These women included Bina Ghelani and her baby Aarya. Bina was diagnosed with pre-eclampsia when she was 32 weeks pregnant with Aarya. Thankfully they both made a full recovery but this is something no family should have to face.

It’s a very sad reality that coronary heart disease remains the UK’s single biggest killer. It kills twice as many women as breast cancer.

In the south west there are 640,000 people alone living a daily battle with cardiovascular disease. And 14,880 lives are lost every year in the south west because of these devastating conditions.

But there is hope. The BHF currently funds 85 research projects at Institutions across south west to help fight this heartless disease.

I’d like to encourage all south west readers to help fund the BHF’s life saving research this September by donating any unwanted items to your local BHF shop.

I have already donated a bag of my unwanted items to the BHF’s Bag It Beat It campaign, their annual stock donation campaign this month, so you all must.

The BHF has a one million bag target throughout the month. Your donations really are lifesavers.

For more information on the BHF and their Bag It Beat It campaign visit

To book a free collection call 0808 250 0024.

THE DUCHESS OF YORK, Ambassador for the British Heart Foundation

Ban trail hunting

IF YOU visit a National Trust ‘mansion’ you will probably see paintings of red-coated horsemen encouraging hounds in pursuit of a fox or deer. The hunting and killing of animals still goes on in some areas despite being illegal.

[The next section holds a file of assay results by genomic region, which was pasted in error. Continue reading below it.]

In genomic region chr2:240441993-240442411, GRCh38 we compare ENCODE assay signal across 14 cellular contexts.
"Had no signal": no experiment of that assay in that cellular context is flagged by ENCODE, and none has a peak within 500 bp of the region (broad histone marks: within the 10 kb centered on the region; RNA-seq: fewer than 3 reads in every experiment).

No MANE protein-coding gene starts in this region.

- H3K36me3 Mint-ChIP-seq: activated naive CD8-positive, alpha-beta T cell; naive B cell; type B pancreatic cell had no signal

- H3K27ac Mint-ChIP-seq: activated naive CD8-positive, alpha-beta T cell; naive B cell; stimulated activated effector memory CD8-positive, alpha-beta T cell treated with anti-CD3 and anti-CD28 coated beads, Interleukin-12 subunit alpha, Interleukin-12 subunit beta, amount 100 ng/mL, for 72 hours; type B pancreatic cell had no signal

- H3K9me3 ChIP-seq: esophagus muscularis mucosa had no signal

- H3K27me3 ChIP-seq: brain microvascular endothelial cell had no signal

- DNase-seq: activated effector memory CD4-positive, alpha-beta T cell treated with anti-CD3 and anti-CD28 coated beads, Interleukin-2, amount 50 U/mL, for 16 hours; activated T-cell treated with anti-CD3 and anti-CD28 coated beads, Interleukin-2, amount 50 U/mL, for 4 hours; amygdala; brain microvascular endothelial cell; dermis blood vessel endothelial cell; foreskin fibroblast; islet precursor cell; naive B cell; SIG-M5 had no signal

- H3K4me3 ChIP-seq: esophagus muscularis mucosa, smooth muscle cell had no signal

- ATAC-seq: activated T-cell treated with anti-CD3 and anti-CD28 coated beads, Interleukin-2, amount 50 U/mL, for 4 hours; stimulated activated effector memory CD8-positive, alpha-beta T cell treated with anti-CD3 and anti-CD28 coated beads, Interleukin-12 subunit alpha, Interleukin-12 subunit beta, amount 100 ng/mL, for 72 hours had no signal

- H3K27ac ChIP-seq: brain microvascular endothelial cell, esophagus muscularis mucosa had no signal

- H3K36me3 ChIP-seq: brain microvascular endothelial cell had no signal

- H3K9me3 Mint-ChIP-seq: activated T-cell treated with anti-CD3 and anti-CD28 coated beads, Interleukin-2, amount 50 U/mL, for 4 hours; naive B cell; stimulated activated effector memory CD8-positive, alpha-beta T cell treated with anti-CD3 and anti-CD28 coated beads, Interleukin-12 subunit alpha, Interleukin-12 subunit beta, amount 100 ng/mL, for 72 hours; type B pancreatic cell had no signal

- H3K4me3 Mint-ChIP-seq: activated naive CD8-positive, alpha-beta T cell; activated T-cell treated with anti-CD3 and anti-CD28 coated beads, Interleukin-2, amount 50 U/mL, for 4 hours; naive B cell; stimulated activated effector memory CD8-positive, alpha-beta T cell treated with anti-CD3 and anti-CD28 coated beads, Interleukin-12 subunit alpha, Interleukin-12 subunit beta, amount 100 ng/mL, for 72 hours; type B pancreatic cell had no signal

The National Trust issues licences to fox, stag and hare hunts. Last year, the trust issued 79 licences that enabled hunts to engage in trail hunting.

Trail hunting is an activity which the hunts claim is hunting by following a pre-laid trail. It is not intended to involve the chasing and killing of live animals but, all too often, it does.

The National Trust for many years could justifiably claim to be custodians of Britain’s past glories, but to continue to allow hunting on their land is retrogressive and highly regrettable. Hunting is not glorious. It is cruel. It is a piece of history that belongs in the past.

Does the National Trust really intend to allow this? As Victor Meldrew would say, “I don’t believe it.” Neither do I. And neither will thousands of trust members.

So to your readers that are National Trust members and are eligible to vote, if they agree with me that hunting belongs in the past, they can vote on a motion submitted by more than 50 National Trust members and supported by the League Against Cruel Sports, which if passed, will ban trail hunting on National Trust land.

More information can be found here:, online and postal votes must both be received by the National Trust by 23.59 on Friday, October 13.

BILL ODDIE, President League Against Cruel Sports

Support left-handers

FURTHER to Wiltshire police and their spiffing new LGBT epaulettes, I’d like to make a complaint.

Depending on which survey you believe there are between 1.5 per cent and seven per cent of the population who describe themselves as gay yet they have a massive and disproportionate amount of support and visibility in the UK.

You can’t even watch the adverts or programme trailers without some same sex couple snogging (yawn!).

I am left handed. We make up about 10 per cent of the population, yet I don’t see Wiltshire police wearing epaulettes to show support for me.

What about golfers? Anglers? Trombone enthusiasts? Stamp collectors?

There are countless other ‘minority’ groups of one kind or another so I hope the police have ordered lots of other pointless shoulder patches so no one else feels left out.

The trouble is, we keep our mouths shut. We don’t go on silly marches. We don’t feel our lifestyles are that important. What a shame the LGBT community and the police can’t be the same.


Group not special

I AM writing this on both mine and my wife’s behalf on the subject of the police wearing rainbow epaulettes to show support for the LGBT community.

We believe Chris Gleed’s letter (20/9) summed it up very well with the various points that he made.

The people who present themselves under the umbrella ‘LGBT’ are not special, they are just different, and deserve no more special treatment than we do.